Do you have a teen who is learning how to drive in a Driver's Education course this semester? If so, you may want to follow up their in-class instruction with some tips by the Illinois Secretary of State.
-- Make sure that your teen knows not to move the car until all passengers are wearing their seat belts as required by Illinois law. Even back seat passengers must be buckled up. regardless of where they sit in a vehicle.
-- It's also important to keep the doors locked when driving and to remain alert to the surroundings while anticipating other drivers' actions.
-- Obey the city and state traffic laws and remain respectful of pedestrians', motorcyclists' and other drivers' rights to use the road too. Even if you are in the right, you could wind up dead wrong if you refuse to cede ground in a merge.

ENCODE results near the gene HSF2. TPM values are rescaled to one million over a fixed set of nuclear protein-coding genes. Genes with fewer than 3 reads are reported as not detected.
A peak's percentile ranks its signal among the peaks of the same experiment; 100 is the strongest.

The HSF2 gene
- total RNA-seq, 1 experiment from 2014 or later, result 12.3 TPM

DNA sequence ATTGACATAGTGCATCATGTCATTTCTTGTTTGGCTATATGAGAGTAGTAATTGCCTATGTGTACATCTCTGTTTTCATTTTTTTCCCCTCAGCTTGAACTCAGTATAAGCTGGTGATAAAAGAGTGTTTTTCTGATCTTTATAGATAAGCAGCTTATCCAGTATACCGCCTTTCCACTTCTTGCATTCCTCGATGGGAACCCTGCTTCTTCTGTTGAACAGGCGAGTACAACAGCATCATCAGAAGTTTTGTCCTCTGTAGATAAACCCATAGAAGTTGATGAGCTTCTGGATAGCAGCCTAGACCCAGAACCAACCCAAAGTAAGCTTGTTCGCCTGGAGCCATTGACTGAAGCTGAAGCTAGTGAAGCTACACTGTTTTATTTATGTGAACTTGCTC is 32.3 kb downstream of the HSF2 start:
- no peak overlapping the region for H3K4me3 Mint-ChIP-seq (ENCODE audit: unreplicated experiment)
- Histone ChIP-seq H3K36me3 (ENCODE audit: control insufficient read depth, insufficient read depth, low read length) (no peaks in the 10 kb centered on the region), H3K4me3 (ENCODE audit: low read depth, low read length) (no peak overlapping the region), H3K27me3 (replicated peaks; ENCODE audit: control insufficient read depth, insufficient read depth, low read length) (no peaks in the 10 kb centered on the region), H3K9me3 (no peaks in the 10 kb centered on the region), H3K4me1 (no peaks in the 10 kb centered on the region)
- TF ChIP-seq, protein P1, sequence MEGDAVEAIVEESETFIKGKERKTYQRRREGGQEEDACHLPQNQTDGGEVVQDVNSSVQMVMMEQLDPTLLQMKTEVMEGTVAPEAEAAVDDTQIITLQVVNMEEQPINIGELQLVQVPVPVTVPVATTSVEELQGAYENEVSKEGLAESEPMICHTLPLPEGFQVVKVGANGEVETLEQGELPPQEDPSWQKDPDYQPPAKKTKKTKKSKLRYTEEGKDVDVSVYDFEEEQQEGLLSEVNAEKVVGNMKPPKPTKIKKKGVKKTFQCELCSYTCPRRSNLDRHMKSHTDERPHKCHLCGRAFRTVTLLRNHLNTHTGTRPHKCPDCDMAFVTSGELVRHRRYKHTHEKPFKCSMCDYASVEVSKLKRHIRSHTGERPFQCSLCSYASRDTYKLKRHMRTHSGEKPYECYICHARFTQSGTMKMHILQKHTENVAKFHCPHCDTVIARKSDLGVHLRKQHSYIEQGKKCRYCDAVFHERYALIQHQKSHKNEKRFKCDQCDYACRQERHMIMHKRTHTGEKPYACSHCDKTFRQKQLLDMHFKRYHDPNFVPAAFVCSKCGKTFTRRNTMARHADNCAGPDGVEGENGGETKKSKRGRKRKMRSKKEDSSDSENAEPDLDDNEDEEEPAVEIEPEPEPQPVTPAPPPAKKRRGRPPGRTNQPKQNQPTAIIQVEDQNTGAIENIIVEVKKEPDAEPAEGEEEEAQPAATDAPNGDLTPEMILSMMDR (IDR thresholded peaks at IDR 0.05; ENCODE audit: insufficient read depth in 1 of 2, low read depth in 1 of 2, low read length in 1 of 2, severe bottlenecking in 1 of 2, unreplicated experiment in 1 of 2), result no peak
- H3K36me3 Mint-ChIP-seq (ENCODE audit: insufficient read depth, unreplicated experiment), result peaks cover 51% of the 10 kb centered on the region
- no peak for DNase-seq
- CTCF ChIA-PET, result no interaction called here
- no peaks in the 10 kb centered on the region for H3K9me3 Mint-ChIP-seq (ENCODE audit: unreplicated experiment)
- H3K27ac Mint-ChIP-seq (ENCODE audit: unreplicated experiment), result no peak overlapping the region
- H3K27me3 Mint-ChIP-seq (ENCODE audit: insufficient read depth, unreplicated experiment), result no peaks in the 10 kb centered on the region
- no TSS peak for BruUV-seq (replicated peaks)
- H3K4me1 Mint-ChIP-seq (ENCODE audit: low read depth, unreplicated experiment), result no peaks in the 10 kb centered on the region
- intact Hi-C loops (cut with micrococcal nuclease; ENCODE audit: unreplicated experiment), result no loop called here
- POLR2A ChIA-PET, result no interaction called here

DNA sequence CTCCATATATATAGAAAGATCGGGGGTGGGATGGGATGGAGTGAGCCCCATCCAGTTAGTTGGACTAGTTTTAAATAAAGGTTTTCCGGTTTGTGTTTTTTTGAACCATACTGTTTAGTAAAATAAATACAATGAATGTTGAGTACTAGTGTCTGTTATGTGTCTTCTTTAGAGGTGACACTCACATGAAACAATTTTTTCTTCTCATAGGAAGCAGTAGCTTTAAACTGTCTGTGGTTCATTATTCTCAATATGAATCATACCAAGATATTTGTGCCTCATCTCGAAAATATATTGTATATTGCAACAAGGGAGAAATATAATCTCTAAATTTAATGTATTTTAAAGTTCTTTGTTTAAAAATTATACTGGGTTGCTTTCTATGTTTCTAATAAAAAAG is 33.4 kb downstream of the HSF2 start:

-- Drivers shouldn't speed, but neither should they drive too slowly, especially when merging onto an interstate with fast-paced traffic, Keep pace with other motorists.
-- Leave enough distance between your vehicle and the bumper of the car or truck ahead of you that you can count off three or more seconds before passing a pre-determined mark.
-- Never consume alcohol and get behind the wheel of a car, as alcohol factors into almost a third of all fatal collisions. When a motorist is driving erratically, give them a wide berth and call 911.
-- Make sure that your teen driver understands that Illinois law forbids using of hand-held cellphones or other electronic devices while driving. Only those 19 and older are permitted to use hands-free devices or Bluetooth devices.
Despite the best intentions, it's inevitable that some teens will get into accidents. If your minor teen is injured in a collision with an at-fault driver, as the parent, it will be up to you to initiate a claim for damages.
Source: CyberdriveIllinois.com, "A quick guide to safe driving," Jesse White, Secretary of State, accessed Sep. 23, 2016